Magnetic fields

by g3jkx

Moving a wire in a magnetic field causes a current to flow in it. Keeping the wire still and moving the magnetic field has the same effect. Your receiving aerial does just this, converting moving alternating magnetic fields into alternating currents for your Rx to sort out. Giving a wire some current also causes a magnetic field to be produced. Your TX PA is an electron pump and, as your aerial is conductive, it also produces magnetic fields. Applying a voltage to a coil of wire produces a strong magnetic field. As this field builds, it induces another voltage into the coil, called the ‘back EMF’, which opposes the applied voltage. This means that the current flow starts off quite small and takes some time to reach a maximum. In other words a coil has inertia, which is called Inductance, the unit of which is the Henry or H for short! (For RF frequencies, a Henry is too large a unit. e.g at VHF, coils of a fraction of a microHenry are used). If you now switch off the applied voltage, the resulting collapse of the magnetic field causes another back EMF to be induced which tries to prop up the rapidly falling applied voltage and reinforces the falling current! These ‘back EMFs’ can be very high, especially if the magnetic field is very strong and can cause quite high reverse or overswing voltages to be generated. To prevent a relay coil from doing so when it is de-energised, a diode is wired across the coil to short it out when the reverse/overswing polarity appears, safeguarding nearby circuits which may be damaged if, say, a large negative voltage appears on the collector of an NPN transistor.

A coil and capacitance in parallel presents a high impedance (Z) to a signal at the resonant frequency. If wired in series, the Z is low, accepting or passing the wanted frequency) Remember, Z is a mixture of R and reactance. The efficiency or ‘Q’ must be kept high by having a very low RF resistance. This means using wire of sufficient diameter or otherwise the RF currents will be lower than they could be, so the signal passed on to the next stage will be low too. As we go higher in frequency another problems appear. There, the RF tends to travel on the outside of the wire. We get around this by silver plating the wire and/or increasing the wire diameter even more, increasing the surface area and thus improving performance. Some VHF/UHF coils use silver plated tubing. Yes, the plating oxidises in air, but fortunately the oxide conducts almost as well as solid silver! The silver plating liquid you can buy is quite effective, even at HF. Try it on your tin-plated ATU coils. Big RF currents flow in here so keeping the resistances down is important. So, while you have the lid off, check all the soldered joints and the mechanical chassis connections for tightness and corrosion too. A good idea ? You bet your sweet life it is ! VLF coils, some needing thousands of turns, have to use Litz wire to keep the R low. What is Litz wire? Imagine a bunch of very thin varnished copper wires, all twisted together and soldered together at each end. All the wires in parallel will result in a very low overall resistance but have a large overall surface area, keeping the Q up. Finally there’s the subject of L to C ratio. Oscillators tend to use a low LC ratio , i.e a small L and a big C, so that circuit capacitances, including strays and those of the active device,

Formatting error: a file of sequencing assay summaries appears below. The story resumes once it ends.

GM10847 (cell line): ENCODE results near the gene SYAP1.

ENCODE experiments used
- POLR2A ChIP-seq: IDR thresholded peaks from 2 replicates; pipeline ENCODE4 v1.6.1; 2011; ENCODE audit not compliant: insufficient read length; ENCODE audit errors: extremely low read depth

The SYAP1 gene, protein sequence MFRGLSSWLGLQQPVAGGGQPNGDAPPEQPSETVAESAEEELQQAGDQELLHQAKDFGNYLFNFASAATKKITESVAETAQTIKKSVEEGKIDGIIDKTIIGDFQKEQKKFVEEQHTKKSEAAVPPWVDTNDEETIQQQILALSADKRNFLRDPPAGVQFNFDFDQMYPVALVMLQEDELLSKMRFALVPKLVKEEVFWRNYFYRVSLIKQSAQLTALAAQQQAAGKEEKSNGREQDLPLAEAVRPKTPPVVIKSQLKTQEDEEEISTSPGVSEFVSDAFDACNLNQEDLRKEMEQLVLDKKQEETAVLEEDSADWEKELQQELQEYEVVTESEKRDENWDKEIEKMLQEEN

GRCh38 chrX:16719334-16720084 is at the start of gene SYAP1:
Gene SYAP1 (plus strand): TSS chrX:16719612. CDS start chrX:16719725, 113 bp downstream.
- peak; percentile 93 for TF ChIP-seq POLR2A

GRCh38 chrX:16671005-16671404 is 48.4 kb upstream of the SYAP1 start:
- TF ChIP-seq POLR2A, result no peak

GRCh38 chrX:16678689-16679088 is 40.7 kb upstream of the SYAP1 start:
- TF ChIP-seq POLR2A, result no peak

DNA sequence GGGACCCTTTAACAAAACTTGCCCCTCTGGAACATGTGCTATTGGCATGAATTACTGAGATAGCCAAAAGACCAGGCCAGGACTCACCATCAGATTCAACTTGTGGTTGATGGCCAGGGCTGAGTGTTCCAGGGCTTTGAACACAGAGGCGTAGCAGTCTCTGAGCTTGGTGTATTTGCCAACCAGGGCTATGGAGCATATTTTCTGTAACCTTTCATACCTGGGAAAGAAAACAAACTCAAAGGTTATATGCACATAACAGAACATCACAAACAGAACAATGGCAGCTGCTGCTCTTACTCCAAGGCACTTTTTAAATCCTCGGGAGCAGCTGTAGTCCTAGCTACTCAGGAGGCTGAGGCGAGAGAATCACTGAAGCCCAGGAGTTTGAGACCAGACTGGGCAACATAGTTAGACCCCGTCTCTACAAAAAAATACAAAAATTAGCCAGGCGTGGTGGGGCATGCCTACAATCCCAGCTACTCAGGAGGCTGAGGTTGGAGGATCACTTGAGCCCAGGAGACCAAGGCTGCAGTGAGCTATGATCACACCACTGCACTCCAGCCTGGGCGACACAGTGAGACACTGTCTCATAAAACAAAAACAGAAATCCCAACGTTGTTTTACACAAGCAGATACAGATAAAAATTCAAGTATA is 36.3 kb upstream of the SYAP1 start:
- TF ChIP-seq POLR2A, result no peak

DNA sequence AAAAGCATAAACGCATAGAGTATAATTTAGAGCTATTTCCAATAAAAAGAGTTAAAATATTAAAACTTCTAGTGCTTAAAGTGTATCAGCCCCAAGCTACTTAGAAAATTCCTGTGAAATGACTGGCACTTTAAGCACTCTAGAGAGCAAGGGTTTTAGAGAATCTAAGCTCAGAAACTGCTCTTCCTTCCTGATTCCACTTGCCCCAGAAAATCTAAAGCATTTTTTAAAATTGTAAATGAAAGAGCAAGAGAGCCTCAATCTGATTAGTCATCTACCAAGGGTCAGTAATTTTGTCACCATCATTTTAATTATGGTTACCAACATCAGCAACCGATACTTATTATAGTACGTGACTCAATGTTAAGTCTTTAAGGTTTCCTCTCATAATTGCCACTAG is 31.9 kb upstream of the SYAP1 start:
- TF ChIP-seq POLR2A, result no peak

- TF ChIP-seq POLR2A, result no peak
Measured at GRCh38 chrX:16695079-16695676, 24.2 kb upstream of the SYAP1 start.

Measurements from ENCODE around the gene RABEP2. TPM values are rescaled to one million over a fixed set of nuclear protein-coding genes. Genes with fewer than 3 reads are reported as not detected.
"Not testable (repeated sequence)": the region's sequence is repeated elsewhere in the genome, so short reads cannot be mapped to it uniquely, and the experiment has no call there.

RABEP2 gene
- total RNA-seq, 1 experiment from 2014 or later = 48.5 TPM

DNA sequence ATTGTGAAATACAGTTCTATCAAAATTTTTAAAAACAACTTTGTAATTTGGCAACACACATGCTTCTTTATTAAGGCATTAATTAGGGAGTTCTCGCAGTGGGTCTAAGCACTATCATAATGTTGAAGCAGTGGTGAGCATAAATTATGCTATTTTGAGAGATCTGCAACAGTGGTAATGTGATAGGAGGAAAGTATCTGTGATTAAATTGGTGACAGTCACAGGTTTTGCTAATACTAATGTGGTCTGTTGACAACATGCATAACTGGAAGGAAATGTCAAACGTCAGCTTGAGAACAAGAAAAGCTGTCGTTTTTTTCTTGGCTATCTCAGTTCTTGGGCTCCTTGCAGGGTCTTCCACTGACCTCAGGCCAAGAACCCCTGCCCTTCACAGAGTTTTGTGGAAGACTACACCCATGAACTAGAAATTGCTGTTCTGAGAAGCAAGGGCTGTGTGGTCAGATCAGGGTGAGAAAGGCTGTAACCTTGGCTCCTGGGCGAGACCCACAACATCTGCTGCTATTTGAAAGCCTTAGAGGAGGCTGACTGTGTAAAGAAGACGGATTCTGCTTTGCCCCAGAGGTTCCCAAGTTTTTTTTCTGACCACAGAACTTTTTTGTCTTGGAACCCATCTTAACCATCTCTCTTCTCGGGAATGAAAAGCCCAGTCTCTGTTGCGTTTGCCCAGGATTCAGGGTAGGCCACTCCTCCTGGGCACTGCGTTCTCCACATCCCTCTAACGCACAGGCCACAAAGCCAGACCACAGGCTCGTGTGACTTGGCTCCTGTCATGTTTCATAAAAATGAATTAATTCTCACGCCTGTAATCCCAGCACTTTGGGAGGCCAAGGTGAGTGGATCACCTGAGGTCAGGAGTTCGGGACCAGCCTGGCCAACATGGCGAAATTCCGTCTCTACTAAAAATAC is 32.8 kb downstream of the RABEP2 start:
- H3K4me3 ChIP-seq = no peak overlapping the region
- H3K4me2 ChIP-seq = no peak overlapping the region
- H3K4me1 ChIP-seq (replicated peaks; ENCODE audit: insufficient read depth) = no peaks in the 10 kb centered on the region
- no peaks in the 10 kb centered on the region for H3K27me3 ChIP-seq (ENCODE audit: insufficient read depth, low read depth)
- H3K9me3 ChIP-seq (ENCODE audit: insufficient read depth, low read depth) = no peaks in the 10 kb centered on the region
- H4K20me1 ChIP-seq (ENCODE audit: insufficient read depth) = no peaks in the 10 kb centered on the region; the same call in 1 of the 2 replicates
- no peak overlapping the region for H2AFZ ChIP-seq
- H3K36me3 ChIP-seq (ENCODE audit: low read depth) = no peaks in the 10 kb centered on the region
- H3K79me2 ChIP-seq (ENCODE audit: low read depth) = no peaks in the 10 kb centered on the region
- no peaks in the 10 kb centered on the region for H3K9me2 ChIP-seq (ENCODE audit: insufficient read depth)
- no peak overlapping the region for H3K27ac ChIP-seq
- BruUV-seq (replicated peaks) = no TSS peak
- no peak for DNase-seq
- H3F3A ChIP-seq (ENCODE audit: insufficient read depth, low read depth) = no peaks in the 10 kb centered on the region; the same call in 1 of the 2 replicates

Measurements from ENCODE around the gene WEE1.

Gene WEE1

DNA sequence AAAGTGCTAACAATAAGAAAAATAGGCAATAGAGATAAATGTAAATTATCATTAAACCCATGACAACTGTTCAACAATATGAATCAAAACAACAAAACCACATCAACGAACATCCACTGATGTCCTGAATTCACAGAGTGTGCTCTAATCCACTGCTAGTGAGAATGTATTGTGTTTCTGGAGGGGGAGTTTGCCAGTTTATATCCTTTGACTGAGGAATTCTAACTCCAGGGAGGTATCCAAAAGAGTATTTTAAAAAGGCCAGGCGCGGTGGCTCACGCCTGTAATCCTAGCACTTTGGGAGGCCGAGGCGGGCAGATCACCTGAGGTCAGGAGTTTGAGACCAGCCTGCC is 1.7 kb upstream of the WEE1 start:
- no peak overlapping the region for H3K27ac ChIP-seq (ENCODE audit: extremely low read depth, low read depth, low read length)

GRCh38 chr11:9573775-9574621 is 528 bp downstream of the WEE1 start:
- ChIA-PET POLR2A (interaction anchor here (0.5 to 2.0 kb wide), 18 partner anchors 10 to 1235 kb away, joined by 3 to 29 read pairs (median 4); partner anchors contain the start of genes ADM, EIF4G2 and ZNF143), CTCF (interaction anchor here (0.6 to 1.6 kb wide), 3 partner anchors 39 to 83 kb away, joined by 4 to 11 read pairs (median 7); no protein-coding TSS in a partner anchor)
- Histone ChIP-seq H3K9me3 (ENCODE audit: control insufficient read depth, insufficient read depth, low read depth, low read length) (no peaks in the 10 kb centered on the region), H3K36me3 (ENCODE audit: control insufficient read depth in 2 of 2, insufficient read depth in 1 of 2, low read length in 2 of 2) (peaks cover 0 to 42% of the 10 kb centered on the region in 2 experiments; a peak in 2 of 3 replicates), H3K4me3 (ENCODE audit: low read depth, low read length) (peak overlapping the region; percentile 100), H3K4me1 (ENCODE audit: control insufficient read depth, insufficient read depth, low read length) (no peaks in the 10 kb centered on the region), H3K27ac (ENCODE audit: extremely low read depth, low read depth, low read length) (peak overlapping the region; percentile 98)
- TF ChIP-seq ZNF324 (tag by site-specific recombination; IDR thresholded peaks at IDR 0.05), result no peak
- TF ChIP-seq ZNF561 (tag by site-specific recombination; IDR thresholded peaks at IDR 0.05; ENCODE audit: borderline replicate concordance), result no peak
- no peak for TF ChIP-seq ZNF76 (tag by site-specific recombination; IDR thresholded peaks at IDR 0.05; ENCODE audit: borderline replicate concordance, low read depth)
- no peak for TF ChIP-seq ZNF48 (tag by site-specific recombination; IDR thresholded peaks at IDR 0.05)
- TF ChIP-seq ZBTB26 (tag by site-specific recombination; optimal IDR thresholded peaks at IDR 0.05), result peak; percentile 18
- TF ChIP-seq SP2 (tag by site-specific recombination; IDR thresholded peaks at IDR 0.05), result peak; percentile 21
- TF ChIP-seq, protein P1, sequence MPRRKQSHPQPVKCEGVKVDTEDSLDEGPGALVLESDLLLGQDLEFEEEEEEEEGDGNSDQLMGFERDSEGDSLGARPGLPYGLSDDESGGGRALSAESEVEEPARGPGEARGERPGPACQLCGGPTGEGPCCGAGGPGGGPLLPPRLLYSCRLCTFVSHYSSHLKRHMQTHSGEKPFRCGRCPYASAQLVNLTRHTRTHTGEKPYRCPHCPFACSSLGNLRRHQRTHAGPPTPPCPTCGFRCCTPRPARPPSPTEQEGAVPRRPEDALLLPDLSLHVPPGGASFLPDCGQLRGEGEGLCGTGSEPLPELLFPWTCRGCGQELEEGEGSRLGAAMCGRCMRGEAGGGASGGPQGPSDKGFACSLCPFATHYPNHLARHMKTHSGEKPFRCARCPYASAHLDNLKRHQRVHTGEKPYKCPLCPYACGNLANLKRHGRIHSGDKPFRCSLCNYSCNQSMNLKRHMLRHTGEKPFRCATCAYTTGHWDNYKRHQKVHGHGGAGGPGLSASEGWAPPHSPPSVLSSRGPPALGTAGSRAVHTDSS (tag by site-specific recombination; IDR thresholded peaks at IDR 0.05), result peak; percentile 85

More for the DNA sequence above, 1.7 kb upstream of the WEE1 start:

(transistor) are swamped out. i.e any changes in C have less effect, so the oscillator frequency doesn’t drift so much. Most RF circuits in your Tx & Rx have high LC ratio to keep the losses low and the signal up!

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